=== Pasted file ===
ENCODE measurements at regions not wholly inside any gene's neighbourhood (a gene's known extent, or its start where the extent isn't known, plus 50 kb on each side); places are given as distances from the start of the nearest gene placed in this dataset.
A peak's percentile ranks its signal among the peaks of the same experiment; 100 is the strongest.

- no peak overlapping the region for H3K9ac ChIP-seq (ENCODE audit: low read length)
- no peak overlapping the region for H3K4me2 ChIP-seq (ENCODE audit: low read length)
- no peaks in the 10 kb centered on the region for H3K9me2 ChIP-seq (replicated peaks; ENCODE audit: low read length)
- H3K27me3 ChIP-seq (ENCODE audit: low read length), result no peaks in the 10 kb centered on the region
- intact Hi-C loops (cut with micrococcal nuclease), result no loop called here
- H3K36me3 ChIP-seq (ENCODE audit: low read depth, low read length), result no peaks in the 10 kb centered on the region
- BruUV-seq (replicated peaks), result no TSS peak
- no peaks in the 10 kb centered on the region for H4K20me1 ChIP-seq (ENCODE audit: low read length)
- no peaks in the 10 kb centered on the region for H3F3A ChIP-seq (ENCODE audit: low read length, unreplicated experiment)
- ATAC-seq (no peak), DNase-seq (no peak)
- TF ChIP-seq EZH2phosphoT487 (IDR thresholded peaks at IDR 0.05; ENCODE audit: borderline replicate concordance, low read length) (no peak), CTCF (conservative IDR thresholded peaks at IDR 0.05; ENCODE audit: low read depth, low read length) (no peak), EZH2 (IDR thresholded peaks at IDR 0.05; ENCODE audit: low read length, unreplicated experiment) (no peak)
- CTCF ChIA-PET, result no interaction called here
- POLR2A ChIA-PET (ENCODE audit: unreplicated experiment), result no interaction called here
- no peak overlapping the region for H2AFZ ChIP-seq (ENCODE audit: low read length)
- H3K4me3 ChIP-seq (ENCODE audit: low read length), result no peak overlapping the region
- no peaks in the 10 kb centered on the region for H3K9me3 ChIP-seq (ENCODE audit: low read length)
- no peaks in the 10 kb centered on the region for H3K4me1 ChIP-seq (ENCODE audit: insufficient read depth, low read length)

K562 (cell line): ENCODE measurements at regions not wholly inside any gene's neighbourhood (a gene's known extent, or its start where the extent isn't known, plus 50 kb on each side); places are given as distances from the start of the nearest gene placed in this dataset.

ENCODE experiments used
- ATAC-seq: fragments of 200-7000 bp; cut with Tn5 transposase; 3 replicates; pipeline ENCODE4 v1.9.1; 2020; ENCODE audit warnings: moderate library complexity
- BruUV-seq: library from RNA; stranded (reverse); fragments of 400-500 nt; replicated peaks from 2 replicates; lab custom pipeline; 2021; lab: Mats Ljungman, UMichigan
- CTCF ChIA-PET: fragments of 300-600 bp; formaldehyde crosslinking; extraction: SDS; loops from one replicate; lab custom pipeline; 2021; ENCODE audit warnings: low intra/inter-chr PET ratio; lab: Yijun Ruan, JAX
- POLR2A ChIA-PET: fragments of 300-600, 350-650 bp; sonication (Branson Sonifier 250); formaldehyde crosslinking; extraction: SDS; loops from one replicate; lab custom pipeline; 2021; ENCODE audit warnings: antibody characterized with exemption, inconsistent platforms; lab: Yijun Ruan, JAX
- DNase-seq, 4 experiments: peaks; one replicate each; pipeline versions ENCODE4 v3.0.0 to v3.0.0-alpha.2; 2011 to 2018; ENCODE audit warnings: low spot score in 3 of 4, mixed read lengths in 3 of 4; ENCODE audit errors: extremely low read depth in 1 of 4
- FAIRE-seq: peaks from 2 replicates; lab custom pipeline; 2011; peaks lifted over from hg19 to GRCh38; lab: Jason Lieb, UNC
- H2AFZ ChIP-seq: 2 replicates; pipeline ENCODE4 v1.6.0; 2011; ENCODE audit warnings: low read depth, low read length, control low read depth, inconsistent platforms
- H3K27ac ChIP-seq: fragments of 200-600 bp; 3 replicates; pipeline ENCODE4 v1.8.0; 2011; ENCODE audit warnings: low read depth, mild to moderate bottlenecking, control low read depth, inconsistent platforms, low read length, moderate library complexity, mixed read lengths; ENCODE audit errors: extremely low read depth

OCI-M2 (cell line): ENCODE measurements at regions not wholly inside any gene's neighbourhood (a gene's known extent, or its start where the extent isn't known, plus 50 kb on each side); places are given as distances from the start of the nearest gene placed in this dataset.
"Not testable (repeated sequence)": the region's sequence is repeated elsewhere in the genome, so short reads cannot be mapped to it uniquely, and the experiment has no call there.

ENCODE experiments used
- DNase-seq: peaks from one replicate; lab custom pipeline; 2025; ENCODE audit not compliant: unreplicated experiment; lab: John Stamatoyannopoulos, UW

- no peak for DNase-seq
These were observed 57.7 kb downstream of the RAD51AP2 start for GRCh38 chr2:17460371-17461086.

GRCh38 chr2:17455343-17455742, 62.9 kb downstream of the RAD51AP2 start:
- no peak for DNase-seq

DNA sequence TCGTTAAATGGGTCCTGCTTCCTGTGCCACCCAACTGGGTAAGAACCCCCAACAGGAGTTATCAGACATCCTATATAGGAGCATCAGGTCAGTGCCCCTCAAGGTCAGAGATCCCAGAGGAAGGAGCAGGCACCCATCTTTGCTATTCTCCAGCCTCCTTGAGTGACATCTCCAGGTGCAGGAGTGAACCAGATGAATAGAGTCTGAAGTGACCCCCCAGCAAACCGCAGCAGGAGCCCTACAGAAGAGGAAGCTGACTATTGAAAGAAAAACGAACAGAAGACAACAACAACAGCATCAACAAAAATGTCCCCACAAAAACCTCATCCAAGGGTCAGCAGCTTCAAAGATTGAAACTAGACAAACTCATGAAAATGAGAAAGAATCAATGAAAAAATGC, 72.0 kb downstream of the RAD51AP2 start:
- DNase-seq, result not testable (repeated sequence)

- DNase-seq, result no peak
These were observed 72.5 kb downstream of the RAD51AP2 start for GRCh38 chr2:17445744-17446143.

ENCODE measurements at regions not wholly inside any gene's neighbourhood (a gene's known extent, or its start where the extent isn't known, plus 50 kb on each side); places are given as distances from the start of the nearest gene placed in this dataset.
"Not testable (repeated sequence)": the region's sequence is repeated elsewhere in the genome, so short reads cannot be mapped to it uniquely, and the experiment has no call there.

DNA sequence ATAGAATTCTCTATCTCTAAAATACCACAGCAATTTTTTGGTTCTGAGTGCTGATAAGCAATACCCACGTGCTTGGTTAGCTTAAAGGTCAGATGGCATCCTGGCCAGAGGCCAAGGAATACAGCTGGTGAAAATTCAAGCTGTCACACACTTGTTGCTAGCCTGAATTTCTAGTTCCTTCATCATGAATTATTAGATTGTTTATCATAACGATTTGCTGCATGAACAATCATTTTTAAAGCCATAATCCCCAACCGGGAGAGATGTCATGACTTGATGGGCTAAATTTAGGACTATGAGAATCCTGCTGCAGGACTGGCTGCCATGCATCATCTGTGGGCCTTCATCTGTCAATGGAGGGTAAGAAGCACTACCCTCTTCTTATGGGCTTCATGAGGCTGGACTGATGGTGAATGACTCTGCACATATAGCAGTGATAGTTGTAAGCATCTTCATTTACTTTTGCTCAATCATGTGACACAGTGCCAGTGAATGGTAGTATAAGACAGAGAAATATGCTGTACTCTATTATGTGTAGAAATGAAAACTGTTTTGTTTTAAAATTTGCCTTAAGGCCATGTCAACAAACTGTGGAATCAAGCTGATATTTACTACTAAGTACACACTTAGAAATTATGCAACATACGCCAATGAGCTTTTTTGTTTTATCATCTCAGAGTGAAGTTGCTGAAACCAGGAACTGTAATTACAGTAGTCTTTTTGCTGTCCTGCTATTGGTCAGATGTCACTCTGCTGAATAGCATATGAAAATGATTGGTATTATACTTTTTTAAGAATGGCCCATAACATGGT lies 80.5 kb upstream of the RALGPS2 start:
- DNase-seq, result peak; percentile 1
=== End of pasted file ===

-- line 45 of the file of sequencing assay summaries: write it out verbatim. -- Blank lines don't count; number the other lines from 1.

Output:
- DNase-seq, result peak; percentile 1